Economic reforms have helped Slovenia recover from the crisis, but further action is needed to strengthen the banking and corporate sectors, stabilise debt and create jobs, according to the latest OECD Economic Survey of Slovenia.
This publication highlights new evidence on policies to support job creation, bringing together the latest research on labour market, entrepreneurship and local economic development policy to help governments support job creation in the recovery. It also includes a set of country pages featuring, among other things, new data on skills supply and demand at the level of smaller OECD regions (TL3).
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The ability to measure innovation is essential to an improvement strategy in education. This country note analyses how the practices are changing within classrooms and educational organisations and how teachers develop and use their pedagogical resources.
Serious steps must be taken by Slovenia to ensure that it effectively detects, investigates and prosecutes allegations of transnational bribery.
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During the last five years, Slovenia has endured a double‐dip recession that has seen unemployment increase to unprecedented levels, especially among the youth - Yet the situation has improved recently. As Slovenia reforms, it should continue to protect some of its great achievements, such as having one of the lowest levels of income inequality and relative poverty in the OECD.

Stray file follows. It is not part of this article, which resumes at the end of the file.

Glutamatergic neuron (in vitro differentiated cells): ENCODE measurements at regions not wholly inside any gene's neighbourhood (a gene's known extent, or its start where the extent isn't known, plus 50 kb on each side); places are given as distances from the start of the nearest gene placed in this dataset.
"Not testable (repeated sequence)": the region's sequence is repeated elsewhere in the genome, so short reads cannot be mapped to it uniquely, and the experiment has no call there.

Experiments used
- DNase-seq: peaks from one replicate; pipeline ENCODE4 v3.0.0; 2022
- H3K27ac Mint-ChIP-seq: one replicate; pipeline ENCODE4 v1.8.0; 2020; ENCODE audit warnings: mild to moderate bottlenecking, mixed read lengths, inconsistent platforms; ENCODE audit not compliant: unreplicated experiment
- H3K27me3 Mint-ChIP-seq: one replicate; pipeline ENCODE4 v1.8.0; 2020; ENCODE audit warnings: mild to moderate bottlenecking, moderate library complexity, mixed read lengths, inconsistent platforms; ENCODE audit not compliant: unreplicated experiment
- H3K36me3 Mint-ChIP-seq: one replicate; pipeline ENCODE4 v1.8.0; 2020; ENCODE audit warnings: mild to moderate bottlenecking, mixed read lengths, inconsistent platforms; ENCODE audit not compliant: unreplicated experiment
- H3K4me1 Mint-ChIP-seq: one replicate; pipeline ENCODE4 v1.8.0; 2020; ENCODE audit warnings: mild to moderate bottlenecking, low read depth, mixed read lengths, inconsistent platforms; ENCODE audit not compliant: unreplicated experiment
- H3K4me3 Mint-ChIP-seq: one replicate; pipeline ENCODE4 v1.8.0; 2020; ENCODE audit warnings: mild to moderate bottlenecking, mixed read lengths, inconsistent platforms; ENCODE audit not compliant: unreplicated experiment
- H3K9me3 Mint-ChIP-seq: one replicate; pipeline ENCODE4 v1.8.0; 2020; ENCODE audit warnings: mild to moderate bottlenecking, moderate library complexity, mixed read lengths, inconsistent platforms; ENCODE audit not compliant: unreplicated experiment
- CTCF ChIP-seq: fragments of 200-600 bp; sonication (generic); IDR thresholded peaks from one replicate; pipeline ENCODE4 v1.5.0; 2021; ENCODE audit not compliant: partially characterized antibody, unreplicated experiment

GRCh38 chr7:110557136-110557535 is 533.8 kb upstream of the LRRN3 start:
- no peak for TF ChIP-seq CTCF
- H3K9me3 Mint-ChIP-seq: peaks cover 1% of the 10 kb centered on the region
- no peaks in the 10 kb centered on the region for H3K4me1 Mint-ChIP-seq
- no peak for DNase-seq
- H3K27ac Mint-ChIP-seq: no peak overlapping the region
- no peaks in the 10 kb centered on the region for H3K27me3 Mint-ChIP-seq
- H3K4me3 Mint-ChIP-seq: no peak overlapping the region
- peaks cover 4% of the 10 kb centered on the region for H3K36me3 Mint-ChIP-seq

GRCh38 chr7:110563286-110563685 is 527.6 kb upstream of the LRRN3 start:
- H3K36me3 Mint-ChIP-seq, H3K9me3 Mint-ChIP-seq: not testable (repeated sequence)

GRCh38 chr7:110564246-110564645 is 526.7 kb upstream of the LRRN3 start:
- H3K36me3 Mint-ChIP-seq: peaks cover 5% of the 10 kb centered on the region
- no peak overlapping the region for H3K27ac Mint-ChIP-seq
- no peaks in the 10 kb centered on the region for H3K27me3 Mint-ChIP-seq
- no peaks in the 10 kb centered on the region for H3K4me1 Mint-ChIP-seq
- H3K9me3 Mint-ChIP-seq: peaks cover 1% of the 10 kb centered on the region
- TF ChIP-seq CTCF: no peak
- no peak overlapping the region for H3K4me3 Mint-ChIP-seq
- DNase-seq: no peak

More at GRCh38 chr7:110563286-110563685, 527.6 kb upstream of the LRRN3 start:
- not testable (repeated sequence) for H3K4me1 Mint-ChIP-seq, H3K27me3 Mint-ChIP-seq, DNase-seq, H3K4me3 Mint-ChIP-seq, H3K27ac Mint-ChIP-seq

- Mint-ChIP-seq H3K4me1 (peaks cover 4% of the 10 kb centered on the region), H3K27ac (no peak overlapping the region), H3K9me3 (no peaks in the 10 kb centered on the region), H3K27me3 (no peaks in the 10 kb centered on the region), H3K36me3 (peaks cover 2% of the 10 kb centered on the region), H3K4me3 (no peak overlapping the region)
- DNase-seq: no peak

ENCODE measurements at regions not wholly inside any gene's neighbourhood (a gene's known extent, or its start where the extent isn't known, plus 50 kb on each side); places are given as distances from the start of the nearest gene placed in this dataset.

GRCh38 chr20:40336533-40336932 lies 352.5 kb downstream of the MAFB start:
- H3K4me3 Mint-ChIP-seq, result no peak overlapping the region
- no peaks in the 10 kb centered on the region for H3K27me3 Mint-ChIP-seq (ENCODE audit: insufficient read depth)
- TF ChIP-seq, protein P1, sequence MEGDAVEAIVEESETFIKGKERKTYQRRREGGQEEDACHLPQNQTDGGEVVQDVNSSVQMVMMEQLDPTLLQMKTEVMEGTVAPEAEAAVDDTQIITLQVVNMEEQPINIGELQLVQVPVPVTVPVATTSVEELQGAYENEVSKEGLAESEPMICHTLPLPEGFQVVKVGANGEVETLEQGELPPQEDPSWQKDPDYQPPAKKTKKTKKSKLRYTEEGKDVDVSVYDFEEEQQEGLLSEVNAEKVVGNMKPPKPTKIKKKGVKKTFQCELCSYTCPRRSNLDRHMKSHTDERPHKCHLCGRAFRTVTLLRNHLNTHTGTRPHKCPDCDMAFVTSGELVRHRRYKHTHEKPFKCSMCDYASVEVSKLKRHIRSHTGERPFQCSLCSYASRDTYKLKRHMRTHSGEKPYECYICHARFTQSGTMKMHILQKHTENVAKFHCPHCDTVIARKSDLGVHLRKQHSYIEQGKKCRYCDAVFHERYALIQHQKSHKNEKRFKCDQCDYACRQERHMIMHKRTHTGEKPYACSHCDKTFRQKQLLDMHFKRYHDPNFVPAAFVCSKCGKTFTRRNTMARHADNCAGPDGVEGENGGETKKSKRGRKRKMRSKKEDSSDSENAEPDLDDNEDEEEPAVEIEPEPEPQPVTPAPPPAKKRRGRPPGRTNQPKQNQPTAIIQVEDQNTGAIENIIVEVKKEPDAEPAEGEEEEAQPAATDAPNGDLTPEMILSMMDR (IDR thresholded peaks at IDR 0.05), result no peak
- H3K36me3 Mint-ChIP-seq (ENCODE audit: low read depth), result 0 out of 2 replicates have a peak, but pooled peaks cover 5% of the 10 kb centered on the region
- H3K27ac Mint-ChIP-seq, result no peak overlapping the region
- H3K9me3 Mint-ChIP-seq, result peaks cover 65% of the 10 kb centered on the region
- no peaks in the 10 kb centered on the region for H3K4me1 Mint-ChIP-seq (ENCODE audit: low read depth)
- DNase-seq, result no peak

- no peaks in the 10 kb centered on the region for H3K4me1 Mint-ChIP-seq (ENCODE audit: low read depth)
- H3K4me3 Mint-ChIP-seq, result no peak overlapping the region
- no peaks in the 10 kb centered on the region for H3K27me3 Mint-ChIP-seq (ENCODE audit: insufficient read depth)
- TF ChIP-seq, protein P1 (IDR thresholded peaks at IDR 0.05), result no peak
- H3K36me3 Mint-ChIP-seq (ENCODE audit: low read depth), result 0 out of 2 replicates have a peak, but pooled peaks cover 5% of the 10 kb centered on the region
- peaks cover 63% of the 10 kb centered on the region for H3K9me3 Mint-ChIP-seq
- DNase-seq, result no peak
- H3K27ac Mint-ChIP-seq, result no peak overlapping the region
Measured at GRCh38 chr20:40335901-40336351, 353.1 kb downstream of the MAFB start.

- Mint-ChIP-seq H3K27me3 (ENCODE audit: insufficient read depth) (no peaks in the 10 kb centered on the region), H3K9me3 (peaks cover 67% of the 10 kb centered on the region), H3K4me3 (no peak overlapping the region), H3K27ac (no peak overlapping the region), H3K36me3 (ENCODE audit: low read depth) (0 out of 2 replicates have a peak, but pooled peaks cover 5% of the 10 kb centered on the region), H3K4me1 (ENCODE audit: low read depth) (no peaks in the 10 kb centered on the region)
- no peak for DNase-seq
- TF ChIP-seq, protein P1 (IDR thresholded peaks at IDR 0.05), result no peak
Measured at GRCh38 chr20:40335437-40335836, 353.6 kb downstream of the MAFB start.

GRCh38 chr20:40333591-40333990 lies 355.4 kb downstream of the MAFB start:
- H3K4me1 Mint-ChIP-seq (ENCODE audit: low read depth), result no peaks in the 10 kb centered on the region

The international community continues making progress toward greater cooperation to ensure effective information exchange in tax matters. The Global Forum on Transparency and Exchange of Information for Tax Purposes issued today 12 new reports that highlight action being taken by jurisdictions to implement the international standard for exchange of information on request.
The average worker in Slovenia faced a tax burden on labour income (tax wedge) ) of 42.3% in 2013 compared with the OECD average of 35.9%. Slovenia was ranked 10 of the 34 OECD member countries in this respect.
Slovenia has become the 29th member of the OECD Development Assistance Committee (DAC), the leading international forum for providers of development co-operation.
Restoring fiscal sustainability is a major challenge in Slovenia. Yet, the performance in terms of expenditure control is poor and public expenditure on social spending increased briskly during the crisis, significantly more than on average across the OECD.
Slovenia is facing the legacy of a boom-bust cycle that has been compounded by weak corporate governance of state-owned banks. The levels of non-performing loans and capital adequacy ratios compare poorly in international perspective and may deteriorate further, which could require significant bank recapitalisation.